How well older adults can sit and rise from the floor is an indication of their risk of death, according to a new study.

Researchers from the Clinimex Exercise Medicine Clinic in Rio de Janeiro, Brazil, evaluated how well more than 2,000 men and women between 51 and 80 years of age could sit and rise from the floor. The sit-rise exercise was a measure of muscular strength and flexibility.

Participants were scored between zero and 10, with points deducted for using support, such as the hand to the knee. Those who scored 10 sat and rose without any support.

Lower scores were associated with higher rates of death. During the follow-up an average of six years after the test, almost 8 percent of the participants died. Most of those deaths occurred among people with low test scores. Only two people who scored 10 on the test died. Those who scored zero on the test were five to six times more likely to die. The results do not show cause and effect, but rather, an association between a lack of strength and flexibility and earlier death.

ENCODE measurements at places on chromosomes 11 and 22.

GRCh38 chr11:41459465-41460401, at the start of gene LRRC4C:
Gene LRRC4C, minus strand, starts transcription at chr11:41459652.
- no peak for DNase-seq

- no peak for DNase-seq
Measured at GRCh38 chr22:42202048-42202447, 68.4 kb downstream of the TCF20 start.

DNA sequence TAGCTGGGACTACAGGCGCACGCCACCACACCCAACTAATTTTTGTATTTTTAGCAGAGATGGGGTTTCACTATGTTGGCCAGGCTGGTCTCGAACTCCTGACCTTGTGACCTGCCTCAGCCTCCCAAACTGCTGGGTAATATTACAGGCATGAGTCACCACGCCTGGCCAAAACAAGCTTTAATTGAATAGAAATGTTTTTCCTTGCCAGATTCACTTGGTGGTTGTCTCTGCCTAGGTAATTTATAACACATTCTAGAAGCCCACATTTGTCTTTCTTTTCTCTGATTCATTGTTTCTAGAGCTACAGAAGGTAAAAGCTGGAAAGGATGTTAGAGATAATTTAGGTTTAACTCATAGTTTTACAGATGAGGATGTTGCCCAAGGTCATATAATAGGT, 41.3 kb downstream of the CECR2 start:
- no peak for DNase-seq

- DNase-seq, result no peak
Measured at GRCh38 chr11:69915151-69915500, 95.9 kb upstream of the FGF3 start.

The study was published in the European Journal of Cardiovascular Prevention.

— Anne Aurand, The Bulletin